Feeds

Security vuln auction site pulls in research

Alternative market attracts 150 listings

Security for virtualized datacentres

A controversial marketplace for security exploits and vulnerabilities said it has exceeded expectations with the submission of more than 150 vulnerabilities in its first two months of operations.

WabiSabiLabi encourages security researchers to sell their findings to vetted buyers. Herman Zampariolo, chief exec of WSLabi which runs the WabiSabiLabi marketplace, said that the quality of the submitted vulnerabilities is as important as their quantity.

Vulnerabilities on the marketplace have had selling prices ranging between 100 to 15,000 euros each. So far 1,000 sellers (researchers) have registered on the site.

The types of vulnerabilities that have made it on to the marketplace include 51 bugs in Windows, 19 flaws in Linux, 29 web application vulnerabilities and two Mac-related flaws. Bugs in enterprise apps have also made an appearance with 10 flaws in enterprise software from SAP and one IBM-related vulnerability. Not all vulnerabilities submitted make it onto the marketplace. So far, WabiSabiLabi has rejected 40 for reasons including the use of "illegal methodology", such as reverse engineering on protected software. Only previously unpublished vulnerabilities are eligible for auction by WabiSabiLabi. In addition the Swiss firm does not accept vulnerabilities that apply to bespoke software.

WSLabi verifies the vulnerability research submitted to it before offering it for sale online. The firm advises researchers how best to auction their research on its site. Only two-thirds of submitted vulnerabilities have successfully passed through its vetting process, WSLabi reports.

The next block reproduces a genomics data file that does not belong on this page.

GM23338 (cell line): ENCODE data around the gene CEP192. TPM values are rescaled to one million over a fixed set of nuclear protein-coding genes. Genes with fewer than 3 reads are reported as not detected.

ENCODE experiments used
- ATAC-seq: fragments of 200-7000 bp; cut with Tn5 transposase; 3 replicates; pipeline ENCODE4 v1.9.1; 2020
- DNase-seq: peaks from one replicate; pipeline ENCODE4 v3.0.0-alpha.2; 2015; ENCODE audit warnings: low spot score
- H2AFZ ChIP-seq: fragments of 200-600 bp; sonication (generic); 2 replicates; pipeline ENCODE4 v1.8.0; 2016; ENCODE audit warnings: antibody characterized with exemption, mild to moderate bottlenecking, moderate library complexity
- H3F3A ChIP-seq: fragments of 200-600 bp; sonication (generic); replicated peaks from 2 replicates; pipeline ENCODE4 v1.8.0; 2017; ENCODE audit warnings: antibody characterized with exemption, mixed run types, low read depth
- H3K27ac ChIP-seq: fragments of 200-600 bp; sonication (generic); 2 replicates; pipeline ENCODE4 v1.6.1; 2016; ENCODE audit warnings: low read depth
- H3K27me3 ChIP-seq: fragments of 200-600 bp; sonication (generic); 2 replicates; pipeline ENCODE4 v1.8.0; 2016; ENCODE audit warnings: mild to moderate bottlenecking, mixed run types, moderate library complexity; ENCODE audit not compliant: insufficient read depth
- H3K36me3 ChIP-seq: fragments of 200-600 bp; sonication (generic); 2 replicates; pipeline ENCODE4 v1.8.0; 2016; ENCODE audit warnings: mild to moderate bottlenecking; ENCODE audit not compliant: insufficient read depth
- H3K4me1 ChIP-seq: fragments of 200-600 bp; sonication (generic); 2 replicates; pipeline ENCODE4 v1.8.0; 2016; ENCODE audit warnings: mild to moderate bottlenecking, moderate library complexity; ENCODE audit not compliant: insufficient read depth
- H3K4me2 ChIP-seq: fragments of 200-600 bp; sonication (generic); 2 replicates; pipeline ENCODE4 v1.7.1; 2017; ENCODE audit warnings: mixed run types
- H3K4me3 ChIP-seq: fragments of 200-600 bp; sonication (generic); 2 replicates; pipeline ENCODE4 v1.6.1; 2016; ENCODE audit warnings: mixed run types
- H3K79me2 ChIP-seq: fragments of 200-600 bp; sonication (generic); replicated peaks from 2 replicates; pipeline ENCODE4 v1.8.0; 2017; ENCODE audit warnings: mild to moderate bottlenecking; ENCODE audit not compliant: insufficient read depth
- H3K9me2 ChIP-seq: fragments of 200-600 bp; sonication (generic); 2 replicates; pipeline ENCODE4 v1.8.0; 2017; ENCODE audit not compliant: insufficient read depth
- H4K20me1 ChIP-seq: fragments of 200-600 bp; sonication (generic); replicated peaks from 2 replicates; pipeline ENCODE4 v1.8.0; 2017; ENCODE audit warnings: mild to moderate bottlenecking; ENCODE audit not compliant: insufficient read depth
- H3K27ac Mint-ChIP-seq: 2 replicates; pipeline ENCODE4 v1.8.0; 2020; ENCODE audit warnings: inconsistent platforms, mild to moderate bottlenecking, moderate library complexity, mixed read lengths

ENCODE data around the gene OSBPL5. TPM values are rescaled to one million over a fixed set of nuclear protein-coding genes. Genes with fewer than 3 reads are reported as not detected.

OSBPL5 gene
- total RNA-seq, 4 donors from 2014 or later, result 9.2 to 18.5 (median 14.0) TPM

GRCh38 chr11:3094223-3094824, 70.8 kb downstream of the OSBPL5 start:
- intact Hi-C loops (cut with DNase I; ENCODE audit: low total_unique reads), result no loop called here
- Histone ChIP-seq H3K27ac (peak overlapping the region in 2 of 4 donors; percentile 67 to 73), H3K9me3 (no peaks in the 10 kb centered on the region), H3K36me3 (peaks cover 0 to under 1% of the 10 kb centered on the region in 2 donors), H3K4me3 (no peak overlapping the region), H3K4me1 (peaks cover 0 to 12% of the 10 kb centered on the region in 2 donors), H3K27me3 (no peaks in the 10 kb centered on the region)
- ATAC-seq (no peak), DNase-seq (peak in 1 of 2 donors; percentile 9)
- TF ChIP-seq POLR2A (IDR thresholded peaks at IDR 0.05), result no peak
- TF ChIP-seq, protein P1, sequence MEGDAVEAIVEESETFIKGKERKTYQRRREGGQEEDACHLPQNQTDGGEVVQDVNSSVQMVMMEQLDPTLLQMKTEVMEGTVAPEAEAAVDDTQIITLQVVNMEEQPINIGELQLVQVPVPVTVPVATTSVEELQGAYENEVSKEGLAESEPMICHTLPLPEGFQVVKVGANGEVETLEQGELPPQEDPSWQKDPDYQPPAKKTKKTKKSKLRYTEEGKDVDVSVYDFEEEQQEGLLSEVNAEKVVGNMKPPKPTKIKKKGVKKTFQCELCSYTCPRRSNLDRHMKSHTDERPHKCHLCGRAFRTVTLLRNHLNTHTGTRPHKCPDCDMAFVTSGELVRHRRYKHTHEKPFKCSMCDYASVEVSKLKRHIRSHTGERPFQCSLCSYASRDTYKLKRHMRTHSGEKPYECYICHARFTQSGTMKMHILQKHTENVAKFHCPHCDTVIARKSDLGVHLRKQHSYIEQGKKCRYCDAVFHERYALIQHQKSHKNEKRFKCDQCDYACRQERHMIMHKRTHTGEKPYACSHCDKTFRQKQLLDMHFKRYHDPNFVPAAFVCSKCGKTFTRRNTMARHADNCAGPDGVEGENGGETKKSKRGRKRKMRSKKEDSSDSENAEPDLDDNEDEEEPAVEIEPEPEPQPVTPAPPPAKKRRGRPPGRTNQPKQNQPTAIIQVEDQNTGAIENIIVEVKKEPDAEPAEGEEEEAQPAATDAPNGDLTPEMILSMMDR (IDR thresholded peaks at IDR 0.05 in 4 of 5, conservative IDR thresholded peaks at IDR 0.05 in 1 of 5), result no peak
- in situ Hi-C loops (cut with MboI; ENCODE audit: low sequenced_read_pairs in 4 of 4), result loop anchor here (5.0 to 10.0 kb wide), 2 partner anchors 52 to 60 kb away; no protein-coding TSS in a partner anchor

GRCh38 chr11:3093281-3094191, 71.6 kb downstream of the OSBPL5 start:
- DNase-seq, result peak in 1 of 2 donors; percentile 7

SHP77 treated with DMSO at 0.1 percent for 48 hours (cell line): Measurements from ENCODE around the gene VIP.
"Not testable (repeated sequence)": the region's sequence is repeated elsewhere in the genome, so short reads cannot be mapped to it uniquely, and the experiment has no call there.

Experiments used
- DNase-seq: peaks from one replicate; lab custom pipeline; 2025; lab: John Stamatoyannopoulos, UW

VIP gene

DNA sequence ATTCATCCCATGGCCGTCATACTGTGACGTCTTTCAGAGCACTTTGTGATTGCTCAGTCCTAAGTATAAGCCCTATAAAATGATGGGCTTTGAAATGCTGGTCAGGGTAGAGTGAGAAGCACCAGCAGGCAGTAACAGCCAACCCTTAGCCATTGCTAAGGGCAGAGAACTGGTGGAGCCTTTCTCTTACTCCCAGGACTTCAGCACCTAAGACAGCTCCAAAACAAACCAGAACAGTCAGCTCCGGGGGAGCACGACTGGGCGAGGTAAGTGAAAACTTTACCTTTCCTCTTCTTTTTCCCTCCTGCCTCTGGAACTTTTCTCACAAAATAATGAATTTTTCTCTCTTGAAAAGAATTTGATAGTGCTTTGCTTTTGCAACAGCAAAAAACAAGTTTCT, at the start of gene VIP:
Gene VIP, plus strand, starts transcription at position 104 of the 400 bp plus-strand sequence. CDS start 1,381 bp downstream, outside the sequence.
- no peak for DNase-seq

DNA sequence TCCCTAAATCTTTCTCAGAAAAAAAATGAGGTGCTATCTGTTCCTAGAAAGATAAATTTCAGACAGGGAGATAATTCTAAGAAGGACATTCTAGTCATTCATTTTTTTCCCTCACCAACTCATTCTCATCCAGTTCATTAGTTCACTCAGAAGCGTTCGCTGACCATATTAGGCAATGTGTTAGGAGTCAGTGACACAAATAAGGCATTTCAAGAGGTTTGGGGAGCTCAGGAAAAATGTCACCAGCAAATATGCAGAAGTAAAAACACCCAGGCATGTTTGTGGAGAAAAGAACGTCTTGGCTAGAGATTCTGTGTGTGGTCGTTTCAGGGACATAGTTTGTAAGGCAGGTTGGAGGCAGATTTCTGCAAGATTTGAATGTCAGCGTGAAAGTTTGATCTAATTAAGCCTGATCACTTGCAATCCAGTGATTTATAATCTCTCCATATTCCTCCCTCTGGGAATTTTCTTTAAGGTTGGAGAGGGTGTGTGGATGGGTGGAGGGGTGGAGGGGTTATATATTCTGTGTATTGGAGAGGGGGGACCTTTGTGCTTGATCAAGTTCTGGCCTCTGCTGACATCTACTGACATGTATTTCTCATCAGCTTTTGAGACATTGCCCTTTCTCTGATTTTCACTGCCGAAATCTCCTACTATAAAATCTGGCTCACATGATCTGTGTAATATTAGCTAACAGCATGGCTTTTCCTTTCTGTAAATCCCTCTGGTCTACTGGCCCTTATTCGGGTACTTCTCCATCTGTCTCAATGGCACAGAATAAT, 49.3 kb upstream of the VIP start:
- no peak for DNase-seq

"The number of vulnerabilities on the marketplace proves that WSLabi is providing an alternative legal outlet for vulnerabilities, it is diverting research from being used for illegal purposes and generating regular and legitimate revenue for researchers," said security researcher and defacement archive Zone-h co-founder Roberto Preatoni.

The launch of WSLabi marketplace marks a further evolution in the increasing complex market for security research and vulnerability information.

Some security firms try to get an edge over their rivals by paying independent security researchers for bugs they find, defences against which are added to their security products and notification services, thereby boosting their appeal. The approach was first widely applied by iDefense, but has since been taken up by other firms including Immunity and 3Com's TippingPoint division. Payments vary but tend to max out at around $10,000. ®

Secure remote control for conventional and virtual desktops

More from The Register

next story
NASTY SSL 3.0 vuln to be revealed soon – sources (Update: It's POODLE)
So nasty no one's even whispering until patch is out
Russian hackers exploit 'Sandworm' bug 'to spy on NATO, EU PCs'
Fix imminent from Microsoft for Vista, Server 2008, other stuff
Microsoft pulls another dodgy patch
Redmond makes a hash of hashing add-on
'LulzSec leader Aush0k' found to be naughty boy not worthy of jail
15 months home detention leaves egg on feds' faces as they grab for more power
Forget passwords, let's use SELFIES, says Obama's cyber tsar
Michael Daniel wants to kill passwords dead
FBI boss: We don't want a backdoor, we want the front door to phones
Claims it's what the Founding Fathers would have wanted – catching killers and pedos
prev story

Whitepapers

Forging a new future with identity relationship management
Learn about ForgeRock's next generation IRM platform and how it is designed to empower CEOS's and enterprises to engage with consumers.
Why cloud backup?
Combining the latest advancements in disk-based backup with secure, integrated, cloud technologies offer organizations fast and assured recovery of their critical enterprise data.
Win a year’s supply of chocolate
There is no techie angle to this competition so we're not going to pretend there is, but everyone loves chocolate so who cares.
High Performance for All
While HPC is not new, it has traditionally been seen as a specialist area – is it now geared up to meet more mainstream requirements?
Intelligent flash storage arrays
Tegile Intelligent Storage Arrays with IntelliFlash helps IT boost storage utilization and effciency while delivering unmatched storage savings and performance.